Where should our priorities lie?


Used with permission by Canva/Natalie Nolan

According to the Independent, including the most recent shooting, there have been 39 incidents involving guns on the premises, but a jaw-dropping 18 school shootings

Natalie Nolan, Staff writer

After what 2022 brought, many were hoping for a more promising 2023. And while it may have started that way, the year has taken a turn for the worst. Currently, the biggest threat facing Congress is that TikTok is to be banned due to other governments taking our information. Many will argue that more pressing issues lie in the recent and frequent school shootings. According to the Independent, including the most recent shooting, there have been 39 incidents involving guns on the premises, but a jaw-dropping 18 school shootings. It leads some to question why Congress is more focused on banning an app over prioritizing kids’ safety at school.

To fully understand what is happening, we need to start with the first reason why the topic of banning TikTok is up for debate. The New York Times states that the company is owned by ByteDance and may be putting sensitive data into the hands of the government such as location. While this sounds intimidating and not something you would necessarily want in your life, is it really the biggest threat in society? As stated earlier, school shootings are on the rise, but why? An article posted by VCU News says that the reasoning behind these acts can be extremely different, but some reasons can be bullying or actions that have been self-inflicted via social media and they believe they are doing something for a higher purpose. These do not hit all the points but it is a common factor that can be intensified.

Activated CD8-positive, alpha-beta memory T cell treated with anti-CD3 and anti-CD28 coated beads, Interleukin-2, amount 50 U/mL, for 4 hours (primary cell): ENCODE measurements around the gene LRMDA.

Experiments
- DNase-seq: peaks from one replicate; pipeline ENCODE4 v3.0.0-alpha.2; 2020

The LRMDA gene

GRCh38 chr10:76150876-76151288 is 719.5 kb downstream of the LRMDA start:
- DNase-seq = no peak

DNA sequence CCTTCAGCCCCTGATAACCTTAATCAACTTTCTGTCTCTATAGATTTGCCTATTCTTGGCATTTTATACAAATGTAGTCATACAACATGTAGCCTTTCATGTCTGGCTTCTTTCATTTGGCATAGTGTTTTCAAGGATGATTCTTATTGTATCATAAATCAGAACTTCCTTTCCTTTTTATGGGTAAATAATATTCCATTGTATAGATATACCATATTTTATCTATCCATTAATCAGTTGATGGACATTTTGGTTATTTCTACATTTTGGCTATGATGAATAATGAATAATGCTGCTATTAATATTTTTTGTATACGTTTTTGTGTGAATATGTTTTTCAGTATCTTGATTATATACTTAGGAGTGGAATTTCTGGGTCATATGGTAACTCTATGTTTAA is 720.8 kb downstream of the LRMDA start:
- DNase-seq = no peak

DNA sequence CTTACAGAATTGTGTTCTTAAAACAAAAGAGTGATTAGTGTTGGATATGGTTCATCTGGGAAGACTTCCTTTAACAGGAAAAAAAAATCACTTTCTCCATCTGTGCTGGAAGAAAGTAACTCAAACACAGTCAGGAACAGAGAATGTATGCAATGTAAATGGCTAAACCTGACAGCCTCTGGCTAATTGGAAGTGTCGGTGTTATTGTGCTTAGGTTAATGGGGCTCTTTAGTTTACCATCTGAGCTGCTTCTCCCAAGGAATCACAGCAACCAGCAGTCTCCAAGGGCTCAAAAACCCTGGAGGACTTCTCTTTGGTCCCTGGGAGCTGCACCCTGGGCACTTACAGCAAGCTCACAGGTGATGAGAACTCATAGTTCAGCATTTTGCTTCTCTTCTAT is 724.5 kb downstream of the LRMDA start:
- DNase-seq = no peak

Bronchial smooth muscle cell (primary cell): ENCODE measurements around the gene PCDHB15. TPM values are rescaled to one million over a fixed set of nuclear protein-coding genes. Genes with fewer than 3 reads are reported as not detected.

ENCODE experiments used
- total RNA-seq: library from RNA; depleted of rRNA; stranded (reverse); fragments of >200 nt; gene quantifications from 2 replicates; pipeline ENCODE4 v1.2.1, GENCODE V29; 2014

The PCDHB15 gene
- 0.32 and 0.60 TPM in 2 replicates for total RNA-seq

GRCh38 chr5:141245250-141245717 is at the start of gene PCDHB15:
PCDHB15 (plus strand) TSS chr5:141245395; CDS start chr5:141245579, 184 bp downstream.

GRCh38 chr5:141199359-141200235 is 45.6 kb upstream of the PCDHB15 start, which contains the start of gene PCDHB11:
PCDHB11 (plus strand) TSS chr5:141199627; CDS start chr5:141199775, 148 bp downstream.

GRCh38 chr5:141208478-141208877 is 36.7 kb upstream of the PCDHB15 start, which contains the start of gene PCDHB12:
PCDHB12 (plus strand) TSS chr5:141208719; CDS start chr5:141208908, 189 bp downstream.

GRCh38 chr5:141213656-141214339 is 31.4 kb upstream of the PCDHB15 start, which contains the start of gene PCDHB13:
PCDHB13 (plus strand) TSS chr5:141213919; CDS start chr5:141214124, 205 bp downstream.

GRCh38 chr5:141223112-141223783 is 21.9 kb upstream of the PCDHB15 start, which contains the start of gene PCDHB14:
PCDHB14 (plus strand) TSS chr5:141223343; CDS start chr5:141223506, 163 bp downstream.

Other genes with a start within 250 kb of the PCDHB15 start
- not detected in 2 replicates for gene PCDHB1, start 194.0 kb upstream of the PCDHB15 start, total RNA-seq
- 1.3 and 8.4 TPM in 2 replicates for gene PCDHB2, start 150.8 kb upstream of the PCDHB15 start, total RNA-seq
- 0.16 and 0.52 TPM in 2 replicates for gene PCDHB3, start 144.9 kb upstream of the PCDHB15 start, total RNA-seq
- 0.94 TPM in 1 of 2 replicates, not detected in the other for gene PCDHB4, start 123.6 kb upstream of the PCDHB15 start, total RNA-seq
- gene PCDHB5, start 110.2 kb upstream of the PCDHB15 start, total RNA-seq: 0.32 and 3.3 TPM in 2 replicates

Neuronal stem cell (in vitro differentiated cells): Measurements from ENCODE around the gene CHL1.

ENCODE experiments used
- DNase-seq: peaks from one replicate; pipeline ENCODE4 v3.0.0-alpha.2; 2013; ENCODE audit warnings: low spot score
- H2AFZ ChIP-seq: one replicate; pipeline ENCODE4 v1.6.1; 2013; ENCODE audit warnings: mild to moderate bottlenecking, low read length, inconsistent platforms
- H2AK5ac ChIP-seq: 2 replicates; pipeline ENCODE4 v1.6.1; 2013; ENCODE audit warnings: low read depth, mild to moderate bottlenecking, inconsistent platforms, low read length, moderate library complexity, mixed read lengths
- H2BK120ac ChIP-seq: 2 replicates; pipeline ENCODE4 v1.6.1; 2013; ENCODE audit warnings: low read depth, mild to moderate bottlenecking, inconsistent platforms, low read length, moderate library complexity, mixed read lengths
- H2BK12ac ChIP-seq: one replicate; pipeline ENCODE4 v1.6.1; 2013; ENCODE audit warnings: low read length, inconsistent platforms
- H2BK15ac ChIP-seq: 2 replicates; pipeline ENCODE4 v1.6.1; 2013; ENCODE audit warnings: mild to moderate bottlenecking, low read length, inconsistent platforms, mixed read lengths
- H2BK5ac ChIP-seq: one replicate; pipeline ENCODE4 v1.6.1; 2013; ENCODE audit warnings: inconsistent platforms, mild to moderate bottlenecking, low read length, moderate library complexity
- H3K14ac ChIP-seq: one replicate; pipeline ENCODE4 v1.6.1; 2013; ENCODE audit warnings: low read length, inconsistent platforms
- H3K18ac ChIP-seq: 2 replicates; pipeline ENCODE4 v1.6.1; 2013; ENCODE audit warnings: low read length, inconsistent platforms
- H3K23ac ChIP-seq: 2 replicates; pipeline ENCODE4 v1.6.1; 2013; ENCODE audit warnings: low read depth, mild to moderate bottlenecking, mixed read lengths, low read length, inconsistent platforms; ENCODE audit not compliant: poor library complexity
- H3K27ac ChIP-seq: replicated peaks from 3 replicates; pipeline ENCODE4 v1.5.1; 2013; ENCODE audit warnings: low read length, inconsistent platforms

One might also ask, how are so many guns being bought? The process of getting a gun, if you meet the criteria, does not take much time at all.VCU states that you can purchase these weapons when you are 18 or older and meet a few other criteria. In fact, it is easier to buy a gun than adopt a dog, which involves home inspections to decide if the living space is fit for a dog. William V. Pelfrey, a writer for VCU, goes as far as to say, “From a professional perspective, it reminded me there are too many people with guns, the wrong people with guns, and that nothing is going to change.” This does not mean that anyone who owns a gun is irresponsible, it simply points out the fact that there are people out there who will use it for the wrong reasons; as of right now, the only thing that stands between them and an extremely dangerous weapon is meeting “a few criteria.” Some may say that things in our society are damaging and should be removed, and they are not wrong, but guns have the ability to take someone’s life all for revenge.

At this point, one might be thinking that there must be something we can do in order to be more cautious with the guns being sold. Good news; there is! No, it is not banning all guns, but simply putting heavier restrictions on purchasing one. For example, asking more in-depth questions about the person or checking their background. If there are concerns, then it might be better to do some more digging before allowing said person to purchase a very dangerous weapon. Another solution would be classes on how to properly use this weapon. While some may know all about their gun, it is better to have someone understand what they have instead of doing irreversible damage all because they could not use the gun properly. According to 24/7 Wall St., in 2022 about 5,146,500 guns were sold, this suggests that heavier restrictions should be in place with these increasing sales. While the debate between TikTok and the increase in school shootings are both significant, we must focus on an increasing threat that worries millions. Parents should not have to send their children to school and be worried. Shelters should not have to be installed in schools because this happens frequently. It is time to focus on what issues are happening and make sure our priorities keep people safe.